Polycystic Ovary Syndrome (PCOS) – Is it Common?

Polycystic Ovary Syndrome (PCOS) is the most common hormonal disorder among women of child bearing age. It affects around one in ten women globally. While it can affect fertility, and lower your chances of conception, there are things that can be done to improve your chances of having a baby.

What Is PCOS?

PCOS is a condition that interferes with the natural process of ovulation. Women with PCOS have a higher level of a male hormone known as androgen. This stops the egg being released from its follicle. The follicles remain in the ovaries as cysts, making it very difficult, but not impossible, to conceive.

What Causes PCOS?

While doctors are not entirely sure what is the actual cause of  PCOS, there are factors which are believed to be linked to the condition.

  • Genetics: PCOS has been shown to run in families. You are more likely to have it if someone in your family has it.
  • Being overweight or obese: it is not clear if  being overweight causes PCOS, or if PCOS causes weight gain. Either way, there is a link with increased weight and PCOS. If you have this  condition it is important to focus on eating a healthy diet, especially a diet that includes fresh and whole foods.
  • Too Much Insulin: women with PCOS often have elevated levels of insulin in their blood. Insulin is the hormone that regulates how you break down sugar. This can also be linked to the weight gain associated with PCOS, and higher levels of insulin are known to increase levels of androgen. A sensible well balanced diet, again is helpful to avoid some of the unwanted consequences from elevated circulating insulin.

What are the Signs & Symptoms of PCOS?

Often the first signs of PCOS is an irregular or absent period, but this isn’t the only sign. However, if you’re periods are irregular don’t automatically assume that you have PCOS. With PCOS you may also notice weight gain, excessive hair growth or thinning hair, skin tags, darkened skin patches, pelvic pain, weight gain, depression, sleep apnea, and anxiety. Type 2 diabetes is also associated with PCOS.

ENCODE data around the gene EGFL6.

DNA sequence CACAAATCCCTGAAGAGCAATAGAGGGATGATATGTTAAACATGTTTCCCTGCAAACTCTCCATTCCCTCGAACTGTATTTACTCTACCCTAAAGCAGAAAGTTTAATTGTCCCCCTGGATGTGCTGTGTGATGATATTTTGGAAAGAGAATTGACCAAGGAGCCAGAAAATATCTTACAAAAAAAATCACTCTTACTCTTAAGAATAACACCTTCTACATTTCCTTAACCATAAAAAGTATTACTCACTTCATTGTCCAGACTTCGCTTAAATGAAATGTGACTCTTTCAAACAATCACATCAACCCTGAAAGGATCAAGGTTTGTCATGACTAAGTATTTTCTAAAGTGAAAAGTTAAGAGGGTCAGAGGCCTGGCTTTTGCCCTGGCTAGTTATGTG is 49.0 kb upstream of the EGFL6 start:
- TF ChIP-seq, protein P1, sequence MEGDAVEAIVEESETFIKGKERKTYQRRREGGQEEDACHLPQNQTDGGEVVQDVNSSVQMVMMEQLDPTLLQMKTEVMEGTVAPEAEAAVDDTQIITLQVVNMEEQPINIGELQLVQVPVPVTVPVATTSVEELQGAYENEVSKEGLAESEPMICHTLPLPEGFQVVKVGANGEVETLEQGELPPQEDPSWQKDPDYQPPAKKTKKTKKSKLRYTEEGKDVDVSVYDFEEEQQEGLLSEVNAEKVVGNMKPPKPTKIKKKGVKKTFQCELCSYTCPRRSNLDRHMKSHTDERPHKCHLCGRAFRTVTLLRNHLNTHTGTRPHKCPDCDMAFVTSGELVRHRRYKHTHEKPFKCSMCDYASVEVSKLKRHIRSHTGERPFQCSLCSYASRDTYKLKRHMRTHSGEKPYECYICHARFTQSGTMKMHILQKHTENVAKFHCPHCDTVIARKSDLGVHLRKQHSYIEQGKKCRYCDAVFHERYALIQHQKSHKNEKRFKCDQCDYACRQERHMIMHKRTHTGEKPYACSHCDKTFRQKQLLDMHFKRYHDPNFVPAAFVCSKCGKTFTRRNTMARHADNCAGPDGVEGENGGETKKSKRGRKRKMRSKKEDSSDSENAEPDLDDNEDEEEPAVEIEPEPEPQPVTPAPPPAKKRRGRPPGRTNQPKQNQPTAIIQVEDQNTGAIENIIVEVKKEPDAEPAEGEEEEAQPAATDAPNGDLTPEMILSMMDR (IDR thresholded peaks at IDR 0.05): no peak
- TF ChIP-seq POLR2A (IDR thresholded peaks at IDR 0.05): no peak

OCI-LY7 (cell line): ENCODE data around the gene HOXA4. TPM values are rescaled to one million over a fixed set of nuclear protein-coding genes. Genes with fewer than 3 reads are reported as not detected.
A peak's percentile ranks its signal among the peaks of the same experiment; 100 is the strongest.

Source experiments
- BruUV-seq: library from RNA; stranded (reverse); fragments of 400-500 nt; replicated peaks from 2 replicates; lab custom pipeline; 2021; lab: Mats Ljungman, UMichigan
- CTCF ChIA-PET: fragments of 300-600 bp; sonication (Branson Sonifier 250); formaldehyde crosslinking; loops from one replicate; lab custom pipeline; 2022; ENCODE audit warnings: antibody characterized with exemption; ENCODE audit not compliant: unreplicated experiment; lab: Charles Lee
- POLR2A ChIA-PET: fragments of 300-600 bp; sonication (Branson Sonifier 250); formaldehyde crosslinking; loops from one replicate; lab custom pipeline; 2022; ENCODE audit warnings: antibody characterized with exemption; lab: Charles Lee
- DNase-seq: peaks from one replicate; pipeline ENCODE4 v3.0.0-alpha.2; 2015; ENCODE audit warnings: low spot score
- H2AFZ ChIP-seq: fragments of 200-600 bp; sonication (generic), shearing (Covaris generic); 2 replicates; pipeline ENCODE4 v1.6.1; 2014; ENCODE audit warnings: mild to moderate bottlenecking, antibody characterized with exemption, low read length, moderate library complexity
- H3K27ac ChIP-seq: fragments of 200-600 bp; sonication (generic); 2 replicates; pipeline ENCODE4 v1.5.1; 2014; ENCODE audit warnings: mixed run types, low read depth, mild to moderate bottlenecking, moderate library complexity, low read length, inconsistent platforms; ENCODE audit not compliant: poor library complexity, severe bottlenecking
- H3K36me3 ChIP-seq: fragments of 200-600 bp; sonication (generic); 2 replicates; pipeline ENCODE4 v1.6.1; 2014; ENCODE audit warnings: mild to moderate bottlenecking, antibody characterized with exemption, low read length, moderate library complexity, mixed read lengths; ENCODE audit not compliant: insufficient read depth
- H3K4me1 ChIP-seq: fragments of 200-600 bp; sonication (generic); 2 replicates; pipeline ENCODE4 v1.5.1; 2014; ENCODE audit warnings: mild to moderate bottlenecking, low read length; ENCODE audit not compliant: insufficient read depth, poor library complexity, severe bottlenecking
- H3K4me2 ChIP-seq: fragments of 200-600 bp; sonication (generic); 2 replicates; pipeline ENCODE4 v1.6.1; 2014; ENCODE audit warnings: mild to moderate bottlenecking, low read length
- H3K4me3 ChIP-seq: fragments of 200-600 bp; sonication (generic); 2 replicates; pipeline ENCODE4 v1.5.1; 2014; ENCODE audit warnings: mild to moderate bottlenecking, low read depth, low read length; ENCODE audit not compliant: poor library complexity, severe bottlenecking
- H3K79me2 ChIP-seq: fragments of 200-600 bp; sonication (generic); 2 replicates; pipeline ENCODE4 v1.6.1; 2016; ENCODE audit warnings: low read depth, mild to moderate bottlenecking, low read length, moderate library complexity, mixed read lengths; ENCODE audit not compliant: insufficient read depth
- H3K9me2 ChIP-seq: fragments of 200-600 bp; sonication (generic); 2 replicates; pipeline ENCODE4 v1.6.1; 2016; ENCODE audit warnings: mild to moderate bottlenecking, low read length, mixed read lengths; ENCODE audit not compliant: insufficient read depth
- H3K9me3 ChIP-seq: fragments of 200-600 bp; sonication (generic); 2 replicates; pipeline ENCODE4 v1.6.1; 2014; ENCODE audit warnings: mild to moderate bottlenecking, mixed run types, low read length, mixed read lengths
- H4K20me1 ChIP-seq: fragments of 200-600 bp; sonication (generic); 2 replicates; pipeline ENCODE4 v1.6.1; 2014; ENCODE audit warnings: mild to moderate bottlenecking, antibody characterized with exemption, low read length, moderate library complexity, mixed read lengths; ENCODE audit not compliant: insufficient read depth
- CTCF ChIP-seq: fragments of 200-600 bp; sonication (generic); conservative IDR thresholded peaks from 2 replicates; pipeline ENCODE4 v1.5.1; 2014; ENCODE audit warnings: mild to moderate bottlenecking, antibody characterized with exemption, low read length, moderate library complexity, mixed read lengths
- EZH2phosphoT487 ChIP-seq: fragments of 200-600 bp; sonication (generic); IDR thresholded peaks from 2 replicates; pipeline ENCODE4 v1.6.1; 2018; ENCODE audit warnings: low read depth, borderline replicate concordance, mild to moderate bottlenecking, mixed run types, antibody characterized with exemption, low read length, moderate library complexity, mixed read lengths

* The symptoms of PCOS can be present in many other conditions so it is important that you see your health care provider for professional advice.

How to Treat PCOS?

While there is no cure for PCOS, symptoms can be managed through lifestyle changes.  Studies suggest that losing between five and 10 percent of body weight can make a significant difference to symptoms. If you are not trying to conceive, use of a birth control pill can also assist with symptom management.

Trying to Conceive with PCOS

It is possible to induce ovulation if you are trying to conceive but are having difficulty due to irregular periods. There are various ways to do this and your health practitioner will recommend the most appropriate option based on your individual medical history.

Pregnancy with PCOS

Women with PCOS who successfully conceive are at higher risk of some pregnancy complications such as  miscarriage,  gestational diabetes, pre-eclampsia and preterm birth. To increase your chances of a healthy pregnancy keep in  close contact with your health care provider so they can manage any issues as they arise. Eating well and remaining active during pregnancy has also been shown to be helpful.

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